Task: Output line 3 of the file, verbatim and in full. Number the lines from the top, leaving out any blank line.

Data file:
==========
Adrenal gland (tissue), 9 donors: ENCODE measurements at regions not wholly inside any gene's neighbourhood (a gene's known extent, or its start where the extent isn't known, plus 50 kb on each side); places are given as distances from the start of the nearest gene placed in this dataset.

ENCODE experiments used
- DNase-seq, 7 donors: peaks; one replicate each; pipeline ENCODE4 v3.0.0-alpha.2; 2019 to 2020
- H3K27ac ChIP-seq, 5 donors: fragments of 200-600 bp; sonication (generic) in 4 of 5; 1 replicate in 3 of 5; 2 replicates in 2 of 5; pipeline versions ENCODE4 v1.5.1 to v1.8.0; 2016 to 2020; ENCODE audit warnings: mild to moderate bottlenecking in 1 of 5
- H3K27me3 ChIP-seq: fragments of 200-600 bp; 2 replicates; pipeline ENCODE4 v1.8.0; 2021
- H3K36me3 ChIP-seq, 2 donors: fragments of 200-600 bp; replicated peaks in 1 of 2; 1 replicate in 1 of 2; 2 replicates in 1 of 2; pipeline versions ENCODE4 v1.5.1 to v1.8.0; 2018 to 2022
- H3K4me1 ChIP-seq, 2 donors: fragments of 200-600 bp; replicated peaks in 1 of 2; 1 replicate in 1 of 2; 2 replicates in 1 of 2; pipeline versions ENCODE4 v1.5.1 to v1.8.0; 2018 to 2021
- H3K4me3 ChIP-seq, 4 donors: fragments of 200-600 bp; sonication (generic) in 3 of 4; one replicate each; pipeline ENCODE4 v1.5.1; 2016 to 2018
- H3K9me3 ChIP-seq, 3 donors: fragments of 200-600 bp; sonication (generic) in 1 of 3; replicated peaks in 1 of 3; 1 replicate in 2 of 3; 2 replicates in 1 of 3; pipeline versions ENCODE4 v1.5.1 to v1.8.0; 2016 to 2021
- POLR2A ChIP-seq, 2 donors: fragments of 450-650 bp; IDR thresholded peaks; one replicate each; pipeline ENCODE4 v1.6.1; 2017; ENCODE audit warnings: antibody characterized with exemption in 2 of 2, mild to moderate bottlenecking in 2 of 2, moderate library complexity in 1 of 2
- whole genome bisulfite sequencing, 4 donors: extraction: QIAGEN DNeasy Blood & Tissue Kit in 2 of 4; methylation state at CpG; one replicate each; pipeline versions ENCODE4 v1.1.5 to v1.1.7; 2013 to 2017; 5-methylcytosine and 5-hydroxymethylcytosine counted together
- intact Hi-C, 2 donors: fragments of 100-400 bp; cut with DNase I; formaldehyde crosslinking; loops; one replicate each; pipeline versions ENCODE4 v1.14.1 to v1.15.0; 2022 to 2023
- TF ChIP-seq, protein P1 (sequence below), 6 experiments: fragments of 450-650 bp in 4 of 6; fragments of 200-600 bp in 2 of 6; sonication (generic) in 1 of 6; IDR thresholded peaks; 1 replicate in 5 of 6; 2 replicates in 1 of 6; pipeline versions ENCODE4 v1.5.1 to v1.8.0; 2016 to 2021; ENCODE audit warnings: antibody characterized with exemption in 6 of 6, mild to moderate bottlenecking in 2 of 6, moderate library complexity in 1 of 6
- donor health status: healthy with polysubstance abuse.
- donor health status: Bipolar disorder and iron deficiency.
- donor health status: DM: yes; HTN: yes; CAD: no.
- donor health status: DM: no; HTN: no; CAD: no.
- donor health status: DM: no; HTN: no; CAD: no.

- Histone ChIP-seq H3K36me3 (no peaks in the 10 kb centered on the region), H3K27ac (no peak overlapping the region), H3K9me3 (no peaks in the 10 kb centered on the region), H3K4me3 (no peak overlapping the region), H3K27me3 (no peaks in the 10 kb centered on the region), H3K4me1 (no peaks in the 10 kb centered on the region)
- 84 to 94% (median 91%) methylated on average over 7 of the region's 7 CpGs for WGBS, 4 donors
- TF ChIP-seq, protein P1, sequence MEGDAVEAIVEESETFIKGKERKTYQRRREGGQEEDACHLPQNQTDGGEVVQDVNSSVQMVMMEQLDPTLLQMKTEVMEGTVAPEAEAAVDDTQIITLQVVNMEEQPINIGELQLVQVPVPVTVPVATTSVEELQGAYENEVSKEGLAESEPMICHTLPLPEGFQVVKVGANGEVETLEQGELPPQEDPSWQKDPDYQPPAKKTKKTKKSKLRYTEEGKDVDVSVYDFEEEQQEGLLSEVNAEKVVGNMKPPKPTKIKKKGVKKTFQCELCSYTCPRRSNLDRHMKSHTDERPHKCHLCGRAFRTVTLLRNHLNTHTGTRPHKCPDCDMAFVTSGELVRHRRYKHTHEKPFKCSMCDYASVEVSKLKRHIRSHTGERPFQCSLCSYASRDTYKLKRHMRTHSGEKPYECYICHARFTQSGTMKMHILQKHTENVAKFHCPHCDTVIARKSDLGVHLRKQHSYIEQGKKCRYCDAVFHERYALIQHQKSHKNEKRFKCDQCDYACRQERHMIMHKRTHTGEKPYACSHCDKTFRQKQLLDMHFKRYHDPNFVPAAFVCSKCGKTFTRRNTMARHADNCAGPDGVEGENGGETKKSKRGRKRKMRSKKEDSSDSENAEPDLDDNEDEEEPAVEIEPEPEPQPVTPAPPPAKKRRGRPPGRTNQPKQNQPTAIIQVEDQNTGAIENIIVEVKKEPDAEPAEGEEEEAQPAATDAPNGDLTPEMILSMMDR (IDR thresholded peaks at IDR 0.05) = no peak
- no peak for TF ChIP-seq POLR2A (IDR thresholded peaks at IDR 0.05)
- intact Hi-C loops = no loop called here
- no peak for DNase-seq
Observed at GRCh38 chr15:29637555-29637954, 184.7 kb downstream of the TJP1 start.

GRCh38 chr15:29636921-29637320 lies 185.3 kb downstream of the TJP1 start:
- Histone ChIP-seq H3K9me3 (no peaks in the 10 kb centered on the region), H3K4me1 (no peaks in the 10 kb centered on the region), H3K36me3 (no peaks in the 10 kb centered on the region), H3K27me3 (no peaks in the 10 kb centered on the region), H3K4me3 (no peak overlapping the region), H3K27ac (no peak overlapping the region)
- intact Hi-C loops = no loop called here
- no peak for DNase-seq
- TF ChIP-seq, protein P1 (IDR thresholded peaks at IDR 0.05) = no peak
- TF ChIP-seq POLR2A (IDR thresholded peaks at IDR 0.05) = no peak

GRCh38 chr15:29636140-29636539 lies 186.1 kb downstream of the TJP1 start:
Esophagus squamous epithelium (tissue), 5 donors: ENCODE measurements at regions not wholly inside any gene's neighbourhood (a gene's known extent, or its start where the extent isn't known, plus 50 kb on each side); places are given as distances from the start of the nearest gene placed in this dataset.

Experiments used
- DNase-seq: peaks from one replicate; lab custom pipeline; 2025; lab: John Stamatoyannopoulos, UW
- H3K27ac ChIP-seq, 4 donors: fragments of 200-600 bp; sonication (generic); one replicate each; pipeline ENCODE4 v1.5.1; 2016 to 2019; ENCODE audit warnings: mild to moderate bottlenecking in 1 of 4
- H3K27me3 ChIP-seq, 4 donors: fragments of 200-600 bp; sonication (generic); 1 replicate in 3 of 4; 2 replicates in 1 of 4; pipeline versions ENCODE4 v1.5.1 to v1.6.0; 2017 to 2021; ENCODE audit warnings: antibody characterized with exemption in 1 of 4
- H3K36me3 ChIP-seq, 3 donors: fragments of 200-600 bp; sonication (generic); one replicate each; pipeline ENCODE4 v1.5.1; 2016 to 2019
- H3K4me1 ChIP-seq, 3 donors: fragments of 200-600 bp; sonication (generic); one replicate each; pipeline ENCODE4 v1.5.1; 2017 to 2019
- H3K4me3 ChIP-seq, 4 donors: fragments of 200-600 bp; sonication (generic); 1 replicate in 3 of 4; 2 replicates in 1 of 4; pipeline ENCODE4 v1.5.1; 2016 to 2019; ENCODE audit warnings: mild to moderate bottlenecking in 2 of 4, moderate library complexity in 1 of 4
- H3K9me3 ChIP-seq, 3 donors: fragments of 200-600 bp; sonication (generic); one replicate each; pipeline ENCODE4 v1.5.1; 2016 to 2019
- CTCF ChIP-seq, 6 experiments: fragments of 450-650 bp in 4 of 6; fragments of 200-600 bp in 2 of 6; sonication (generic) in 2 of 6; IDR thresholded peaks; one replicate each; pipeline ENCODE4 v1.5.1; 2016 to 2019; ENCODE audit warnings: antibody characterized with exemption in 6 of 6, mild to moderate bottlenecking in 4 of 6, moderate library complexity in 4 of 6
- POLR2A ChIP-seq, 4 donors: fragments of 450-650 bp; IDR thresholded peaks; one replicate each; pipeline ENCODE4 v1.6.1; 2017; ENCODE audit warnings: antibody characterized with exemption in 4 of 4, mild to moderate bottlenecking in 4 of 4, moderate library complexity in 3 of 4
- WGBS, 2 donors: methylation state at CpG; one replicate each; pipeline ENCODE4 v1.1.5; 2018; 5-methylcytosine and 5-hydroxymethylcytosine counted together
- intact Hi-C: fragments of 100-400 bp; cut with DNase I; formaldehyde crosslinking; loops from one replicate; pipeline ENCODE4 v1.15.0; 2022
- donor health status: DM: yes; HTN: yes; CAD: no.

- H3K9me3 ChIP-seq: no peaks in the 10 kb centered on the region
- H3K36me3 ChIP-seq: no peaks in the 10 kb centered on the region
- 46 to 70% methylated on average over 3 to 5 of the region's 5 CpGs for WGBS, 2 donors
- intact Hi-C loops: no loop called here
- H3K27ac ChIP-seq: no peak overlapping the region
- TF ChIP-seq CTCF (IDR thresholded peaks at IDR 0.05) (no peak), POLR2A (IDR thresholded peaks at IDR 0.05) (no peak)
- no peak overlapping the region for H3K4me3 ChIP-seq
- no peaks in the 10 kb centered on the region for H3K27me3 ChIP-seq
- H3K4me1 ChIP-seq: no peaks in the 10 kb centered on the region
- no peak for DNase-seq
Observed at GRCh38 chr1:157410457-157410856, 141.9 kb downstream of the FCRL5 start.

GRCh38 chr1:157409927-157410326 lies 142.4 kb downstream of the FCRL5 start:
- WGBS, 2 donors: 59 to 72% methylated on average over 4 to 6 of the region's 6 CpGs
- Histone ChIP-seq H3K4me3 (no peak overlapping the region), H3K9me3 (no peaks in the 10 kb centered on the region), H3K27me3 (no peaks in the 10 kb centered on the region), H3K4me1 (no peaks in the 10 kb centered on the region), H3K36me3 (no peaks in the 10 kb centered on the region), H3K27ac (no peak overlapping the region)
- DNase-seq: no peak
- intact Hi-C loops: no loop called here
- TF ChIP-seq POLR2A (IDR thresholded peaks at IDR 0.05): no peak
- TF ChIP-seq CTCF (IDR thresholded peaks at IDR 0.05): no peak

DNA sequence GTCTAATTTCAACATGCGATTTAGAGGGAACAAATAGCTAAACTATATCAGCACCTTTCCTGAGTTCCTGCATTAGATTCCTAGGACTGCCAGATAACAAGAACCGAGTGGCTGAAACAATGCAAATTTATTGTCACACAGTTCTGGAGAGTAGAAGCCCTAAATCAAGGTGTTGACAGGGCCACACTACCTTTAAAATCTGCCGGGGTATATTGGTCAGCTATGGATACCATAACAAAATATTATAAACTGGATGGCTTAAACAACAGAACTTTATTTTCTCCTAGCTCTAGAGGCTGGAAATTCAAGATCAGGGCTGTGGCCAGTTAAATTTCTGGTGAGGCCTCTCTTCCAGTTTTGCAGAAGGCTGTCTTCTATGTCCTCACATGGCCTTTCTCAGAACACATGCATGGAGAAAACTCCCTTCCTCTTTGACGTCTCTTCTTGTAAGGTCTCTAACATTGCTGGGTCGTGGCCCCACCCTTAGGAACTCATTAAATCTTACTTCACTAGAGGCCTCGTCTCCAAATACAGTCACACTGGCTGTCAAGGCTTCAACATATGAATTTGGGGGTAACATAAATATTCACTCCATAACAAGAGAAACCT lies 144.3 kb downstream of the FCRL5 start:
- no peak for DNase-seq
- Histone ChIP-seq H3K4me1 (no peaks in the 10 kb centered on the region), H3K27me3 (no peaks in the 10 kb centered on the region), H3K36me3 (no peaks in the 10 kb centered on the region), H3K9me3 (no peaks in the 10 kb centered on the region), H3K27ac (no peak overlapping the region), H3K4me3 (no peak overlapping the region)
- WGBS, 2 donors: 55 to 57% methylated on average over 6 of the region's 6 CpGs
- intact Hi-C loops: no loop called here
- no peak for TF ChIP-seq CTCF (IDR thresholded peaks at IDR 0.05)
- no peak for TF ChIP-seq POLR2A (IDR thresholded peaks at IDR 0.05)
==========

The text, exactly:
- DNase-seq, 7 donors: peaks; one replicate each; pipeline ENCODE4 v3.0.0-alpha.2; 2019 to 2020